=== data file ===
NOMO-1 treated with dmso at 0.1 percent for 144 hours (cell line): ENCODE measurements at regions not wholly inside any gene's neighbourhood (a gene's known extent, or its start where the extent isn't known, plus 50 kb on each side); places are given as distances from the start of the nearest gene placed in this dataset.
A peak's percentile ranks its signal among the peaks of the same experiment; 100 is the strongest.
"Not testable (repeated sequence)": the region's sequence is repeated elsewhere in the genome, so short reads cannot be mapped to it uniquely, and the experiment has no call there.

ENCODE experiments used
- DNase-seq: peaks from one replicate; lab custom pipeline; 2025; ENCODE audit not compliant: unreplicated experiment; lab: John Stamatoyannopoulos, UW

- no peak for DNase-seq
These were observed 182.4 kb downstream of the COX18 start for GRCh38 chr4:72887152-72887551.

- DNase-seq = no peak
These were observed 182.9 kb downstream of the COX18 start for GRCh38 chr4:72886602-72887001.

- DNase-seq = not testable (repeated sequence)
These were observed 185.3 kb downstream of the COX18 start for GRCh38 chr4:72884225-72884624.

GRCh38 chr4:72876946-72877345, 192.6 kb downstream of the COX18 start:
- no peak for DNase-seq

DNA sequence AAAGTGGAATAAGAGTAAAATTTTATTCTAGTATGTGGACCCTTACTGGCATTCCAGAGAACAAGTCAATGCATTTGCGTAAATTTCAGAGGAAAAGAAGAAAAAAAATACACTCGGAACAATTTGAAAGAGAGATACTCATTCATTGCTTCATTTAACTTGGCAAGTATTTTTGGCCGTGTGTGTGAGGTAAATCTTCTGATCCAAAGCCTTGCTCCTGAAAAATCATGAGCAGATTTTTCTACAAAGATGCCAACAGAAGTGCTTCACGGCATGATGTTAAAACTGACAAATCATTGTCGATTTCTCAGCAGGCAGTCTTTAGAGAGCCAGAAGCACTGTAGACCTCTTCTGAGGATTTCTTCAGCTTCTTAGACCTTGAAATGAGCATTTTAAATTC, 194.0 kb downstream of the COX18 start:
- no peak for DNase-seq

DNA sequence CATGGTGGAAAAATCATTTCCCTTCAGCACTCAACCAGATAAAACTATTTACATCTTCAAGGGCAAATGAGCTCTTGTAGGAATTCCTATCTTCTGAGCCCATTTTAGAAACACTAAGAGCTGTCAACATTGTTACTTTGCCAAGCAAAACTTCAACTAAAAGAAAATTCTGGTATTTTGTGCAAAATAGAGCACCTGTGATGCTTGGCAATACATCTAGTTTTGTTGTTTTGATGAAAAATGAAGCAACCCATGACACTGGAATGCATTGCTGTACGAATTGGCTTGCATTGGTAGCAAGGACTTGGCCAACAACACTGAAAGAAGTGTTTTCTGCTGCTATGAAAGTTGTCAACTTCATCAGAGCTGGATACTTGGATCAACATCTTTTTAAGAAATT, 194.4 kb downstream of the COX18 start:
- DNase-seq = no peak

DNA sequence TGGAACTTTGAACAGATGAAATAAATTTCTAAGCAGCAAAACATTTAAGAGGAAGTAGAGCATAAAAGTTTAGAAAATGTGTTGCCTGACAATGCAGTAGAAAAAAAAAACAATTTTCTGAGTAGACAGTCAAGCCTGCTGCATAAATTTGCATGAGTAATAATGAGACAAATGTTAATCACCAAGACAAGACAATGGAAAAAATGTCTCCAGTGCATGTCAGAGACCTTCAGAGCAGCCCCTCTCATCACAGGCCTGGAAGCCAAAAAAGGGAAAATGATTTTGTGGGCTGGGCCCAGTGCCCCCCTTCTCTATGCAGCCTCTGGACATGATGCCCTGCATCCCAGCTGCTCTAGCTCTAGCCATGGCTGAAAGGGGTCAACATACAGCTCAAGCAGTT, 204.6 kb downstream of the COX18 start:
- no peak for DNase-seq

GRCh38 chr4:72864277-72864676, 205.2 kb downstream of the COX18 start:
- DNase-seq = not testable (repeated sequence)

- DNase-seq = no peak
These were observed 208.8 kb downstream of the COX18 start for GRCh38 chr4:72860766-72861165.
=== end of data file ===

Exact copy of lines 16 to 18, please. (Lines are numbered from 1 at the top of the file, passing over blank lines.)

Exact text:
DNA sequence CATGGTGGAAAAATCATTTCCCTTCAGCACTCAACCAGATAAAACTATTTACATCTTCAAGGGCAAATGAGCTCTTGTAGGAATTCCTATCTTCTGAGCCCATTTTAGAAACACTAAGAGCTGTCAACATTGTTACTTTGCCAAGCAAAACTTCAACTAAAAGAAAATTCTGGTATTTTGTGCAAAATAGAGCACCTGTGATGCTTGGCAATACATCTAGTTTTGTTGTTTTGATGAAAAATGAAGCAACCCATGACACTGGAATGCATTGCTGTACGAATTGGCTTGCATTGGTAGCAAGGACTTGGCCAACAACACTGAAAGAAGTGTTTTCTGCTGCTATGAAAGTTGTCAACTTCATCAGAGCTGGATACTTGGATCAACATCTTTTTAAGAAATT, 194.4 kb downstream of the COX18 start:
- DNase-seq = no peak

DNA sequence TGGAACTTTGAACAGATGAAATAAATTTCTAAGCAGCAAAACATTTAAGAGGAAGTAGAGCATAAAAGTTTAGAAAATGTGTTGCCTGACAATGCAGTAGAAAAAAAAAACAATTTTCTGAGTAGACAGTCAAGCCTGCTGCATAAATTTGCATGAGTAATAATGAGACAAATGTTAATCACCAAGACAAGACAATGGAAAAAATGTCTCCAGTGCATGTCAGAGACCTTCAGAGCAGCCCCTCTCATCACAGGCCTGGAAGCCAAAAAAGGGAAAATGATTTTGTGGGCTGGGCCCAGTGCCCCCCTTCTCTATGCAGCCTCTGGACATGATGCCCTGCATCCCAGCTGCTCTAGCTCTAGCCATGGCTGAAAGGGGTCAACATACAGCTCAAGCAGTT, 204.6 kb downstream of the COX18 start: